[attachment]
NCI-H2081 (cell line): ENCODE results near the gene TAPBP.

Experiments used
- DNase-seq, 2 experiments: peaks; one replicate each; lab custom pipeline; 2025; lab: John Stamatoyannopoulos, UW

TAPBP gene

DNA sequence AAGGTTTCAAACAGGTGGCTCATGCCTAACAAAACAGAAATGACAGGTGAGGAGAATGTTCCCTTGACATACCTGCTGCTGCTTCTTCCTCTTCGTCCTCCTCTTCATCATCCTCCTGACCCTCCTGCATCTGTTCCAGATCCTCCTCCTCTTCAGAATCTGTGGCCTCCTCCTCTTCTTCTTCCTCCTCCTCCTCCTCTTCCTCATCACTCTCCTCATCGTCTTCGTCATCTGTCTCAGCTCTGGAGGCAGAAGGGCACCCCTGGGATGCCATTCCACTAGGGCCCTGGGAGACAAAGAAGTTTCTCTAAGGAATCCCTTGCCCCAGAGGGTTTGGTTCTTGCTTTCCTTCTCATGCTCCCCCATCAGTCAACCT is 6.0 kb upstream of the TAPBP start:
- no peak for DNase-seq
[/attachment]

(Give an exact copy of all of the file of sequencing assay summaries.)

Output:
NCI-H2081 (cell line): ENCODE results near the gene TAPBP.

Experiments used
- DNase-seq, 2 experiments: peaks; one replicate each; lab custom pipeline; 2025; lab: John Stamatoyannopoulos, UW

TAPBP gene

DNA sequence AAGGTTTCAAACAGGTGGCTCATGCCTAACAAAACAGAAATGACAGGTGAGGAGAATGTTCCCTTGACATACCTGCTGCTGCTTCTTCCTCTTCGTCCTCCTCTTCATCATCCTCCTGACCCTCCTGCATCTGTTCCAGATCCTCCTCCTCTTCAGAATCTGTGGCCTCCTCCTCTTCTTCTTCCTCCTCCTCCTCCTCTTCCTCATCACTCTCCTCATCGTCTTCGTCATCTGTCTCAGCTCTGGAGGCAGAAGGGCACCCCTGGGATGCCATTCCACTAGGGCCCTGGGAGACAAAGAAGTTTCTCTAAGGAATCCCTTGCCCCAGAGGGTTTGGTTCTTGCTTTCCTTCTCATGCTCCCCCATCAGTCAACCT is 6.0 kb upstream of the TAPBP start:
- no peak for DNase-seq